Strange Comforts afforded by the professions- 3/10
“If you can understand the first three pages of this lexical minefield, then you are doing well.”
With a title like “Strange Comforts Afforded by the Profession” you know you’re not going to be reading a fast paced Andy McNabb thriller. More likely readers will be picturing a thought provoking tale rich with meaning, reflection and a dawning realisation on the human condition. Therefore, with a renowned writer like Lowry you would expect moving, elegantly woven words, intriguing characters and thought provoking plots. What you receive however is an example of a potentially charming story made overbearing to the point of tiresome, due to “Strange Comforts” trying too hard with the vocabulary.
This short story tells the tale of Sigbjorn Wilderness, an American writer on a fellowship, which is about as much as you can decode from the Rubix Cube mystery layout of the tale. Lowry, for one reason or another, has adopted the strategy “why use one word when twenty will do?” This method has worked well for writers in the past- sometimes it has even been brilliant. Here, however the omission of simple punctuation leaves this story a rambling, wordy mess. On occasion some sentences within the story are the size of a substantial paragraph. This issue is further exacerbated by the persistent use of overly flamboyant words to describe simple places and events. In this tale, the thesaurus overload offers nothing but a boundary between the reader and the story, never allowing the two to connect.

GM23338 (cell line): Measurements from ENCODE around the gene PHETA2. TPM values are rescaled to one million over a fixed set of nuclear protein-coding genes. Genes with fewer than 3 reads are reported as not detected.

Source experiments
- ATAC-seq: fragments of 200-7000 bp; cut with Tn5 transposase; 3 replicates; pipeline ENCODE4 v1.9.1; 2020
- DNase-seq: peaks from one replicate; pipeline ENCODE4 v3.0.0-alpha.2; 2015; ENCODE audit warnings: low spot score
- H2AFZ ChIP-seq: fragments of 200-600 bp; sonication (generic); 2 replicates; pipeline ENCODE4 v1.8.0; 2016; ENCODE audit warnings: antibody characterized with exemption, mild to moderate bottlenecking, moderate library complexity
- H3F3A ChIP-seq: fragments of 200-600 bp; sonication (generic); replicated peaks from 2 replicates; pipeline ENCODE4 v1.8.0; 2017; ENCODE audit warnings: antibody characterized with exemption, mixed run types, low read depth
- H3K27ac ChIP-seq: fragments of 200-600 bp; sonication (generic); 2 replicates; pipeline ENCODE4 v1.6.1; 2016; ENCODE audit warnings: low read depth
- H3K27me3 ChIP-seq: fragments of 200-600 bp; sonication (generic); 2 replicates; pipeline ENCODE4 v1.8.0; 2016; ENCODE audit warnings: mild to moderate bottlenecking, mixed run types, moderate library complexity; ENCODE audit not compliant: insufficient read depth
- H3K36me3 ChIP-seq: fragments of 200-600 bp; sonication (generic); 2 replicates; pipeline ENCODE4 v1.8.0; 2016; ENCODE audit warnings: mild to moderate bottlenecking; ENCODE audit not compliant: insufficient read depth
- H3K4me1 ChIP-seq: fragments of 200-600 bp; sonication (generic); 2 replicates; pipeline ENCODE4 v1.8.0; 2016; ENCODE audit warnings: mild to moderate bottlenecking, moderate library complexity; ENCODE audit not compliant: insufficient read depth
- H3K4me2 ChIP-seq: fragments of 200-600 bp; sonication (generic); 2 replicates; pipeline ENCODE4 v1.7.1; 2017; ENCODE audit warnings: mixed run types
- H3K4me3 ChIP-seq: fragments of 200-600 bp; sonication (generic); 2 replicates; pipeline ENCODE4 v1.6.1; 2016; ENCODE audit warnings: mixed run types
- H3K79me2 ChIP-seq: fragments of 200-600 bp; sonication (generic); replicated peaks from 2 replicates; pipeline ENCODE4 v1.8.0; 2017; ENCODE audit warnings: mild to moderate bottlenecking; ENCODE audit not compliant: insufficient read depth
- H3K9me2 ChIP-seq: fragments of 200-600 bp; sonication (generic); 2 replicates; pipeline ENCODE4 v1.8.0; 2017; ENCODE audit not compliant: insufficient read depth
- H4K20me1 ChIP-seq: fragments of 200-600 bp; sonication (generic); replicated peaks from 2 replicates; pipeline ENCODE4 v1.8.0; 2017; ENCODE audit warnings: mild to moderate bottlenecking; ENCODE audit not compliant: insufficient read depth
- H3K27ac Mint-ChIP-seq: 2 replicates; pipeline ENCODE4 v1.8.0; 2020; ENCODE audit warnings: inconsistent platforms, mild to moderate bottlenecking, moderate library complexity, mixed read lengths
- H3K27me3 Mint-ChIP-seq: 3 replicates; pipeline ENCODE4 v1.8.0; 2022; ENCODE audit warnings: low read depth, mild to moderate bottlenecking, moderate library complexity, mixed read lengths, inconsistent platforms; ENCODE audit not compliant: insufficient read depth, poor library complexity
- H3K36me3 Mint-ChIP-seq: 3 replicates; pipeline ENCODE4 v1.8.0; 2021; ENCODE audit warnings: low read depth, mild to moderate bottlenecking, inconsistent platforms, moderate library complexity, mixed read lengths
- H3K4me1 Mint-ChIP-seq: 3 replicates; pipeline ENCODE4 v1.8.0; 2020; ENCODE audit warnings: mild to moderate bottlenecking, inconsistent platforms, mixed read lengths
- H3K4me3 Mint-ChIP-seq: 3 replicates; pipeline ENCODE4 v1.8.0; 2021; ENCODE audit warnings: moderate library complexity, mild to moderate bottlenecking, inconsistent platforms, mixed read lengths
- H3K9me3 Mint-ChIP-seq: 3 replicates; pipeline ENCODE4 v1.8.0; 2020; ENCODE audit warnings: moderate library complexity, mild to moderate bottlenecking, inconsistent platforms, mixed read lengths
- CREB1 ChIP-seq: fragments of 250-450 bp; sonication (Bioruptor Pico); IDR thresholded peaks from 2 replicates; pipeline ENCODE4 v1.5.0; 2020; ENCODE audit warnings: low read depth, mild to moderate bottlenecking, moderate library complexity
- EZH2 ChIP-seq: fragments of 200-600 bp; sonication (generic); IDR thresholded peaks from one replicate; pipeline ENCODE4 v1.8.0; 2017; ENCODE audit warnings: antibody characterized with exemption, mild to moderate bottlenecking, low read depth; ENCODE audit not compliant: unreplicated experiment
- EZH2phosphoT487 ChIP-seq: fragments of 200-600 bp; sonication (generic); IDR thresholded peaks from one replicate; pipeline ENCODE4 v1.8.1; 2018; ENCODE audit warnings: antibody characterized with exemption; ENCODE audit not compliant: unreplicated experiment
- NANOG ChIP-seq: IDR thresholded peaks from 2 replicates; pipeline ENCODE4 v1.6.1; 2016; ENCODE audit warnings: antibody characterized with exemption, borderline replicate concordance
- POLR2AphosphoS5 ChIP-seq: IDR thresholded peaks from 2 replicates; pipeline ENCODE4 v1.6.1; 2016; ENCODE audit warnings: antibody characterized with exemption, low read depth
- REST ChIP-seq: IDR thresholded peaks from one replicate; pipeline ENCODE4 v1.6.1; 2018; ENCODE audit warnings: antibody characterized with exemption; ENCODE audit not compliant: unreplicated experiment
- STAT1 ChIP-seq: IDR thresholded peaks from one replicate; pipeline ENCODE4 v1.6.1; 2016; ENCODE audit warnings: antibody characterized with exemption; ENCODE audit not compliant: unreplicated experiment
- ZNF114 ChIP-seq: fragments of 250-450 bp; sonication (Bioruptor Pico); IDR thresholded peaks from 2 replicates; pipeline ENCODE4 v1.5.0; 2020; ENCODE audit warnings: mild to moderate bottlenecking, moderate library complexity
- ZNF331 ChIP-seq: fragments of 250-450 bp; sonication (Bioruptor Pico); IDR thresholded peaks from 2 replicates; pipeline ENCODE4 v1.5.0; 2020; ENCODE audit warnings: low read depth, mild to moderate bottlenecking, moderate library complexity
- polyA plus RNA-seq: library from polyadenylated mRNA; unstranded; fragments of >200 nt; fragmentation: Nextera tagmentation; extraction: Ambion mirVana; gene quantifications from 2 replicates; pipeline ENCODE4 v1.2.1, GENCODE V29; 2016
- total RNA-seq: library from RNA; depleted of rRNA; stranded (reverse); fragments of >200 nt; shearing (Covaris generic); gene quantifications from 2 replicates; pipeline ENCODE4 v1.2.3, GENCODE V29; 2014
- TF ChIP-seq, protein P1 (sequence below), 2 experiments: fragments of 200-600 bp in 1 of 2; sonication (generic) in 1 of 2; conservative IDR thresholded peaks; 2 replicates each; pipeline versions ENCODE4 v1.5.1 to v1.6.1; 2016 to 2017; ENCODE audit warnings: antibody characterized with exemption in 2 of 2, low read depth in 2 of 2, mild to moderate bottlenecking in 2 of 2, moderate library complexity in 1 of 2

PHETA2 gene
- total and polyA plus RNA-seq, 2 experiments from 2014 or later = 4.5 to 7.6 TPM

More developed (some might say advanced) ways of describing places or emotions can make for a truly memorable event or character within a book, but here its machine-gunned use of such vocabulary causes each sentence to stutter. You have to re read entire paragraphs, working through each line meticulously in an effort to try to piece together and decode the language to understand what is actually going on. Not too far into the story this becomes tiresome and you soon find yourself wondering how many pages are left before you finish. This consequently leads to one inevitable outcome as you work your way through each paragraph. You become bored. It is likely at some point you’ll stop reading and flick through the pages to find out where the end is.
Unfortunately “Strange Comforts Afforded By The Profession” is another of those books that tries too hard at being a Dickensian-styled book and consequently falls short, cramming lengthy words into lengthy sentences and hoping for the best. Its excessive four to five syllable per word layout renders the tale of Sigbjorn Wilderness less of an absorbing read, and more of an attempt to force elitist language down the reader’s throat.
A story loaded with potential to be a charming, moving tale. However, the persistent Overloading of the story with unnecessarily long word choices and exhaustive sentence lengths renders this story totally incomprehensible. If you can understand the first three pages of this lexical minefield, then you are doing well.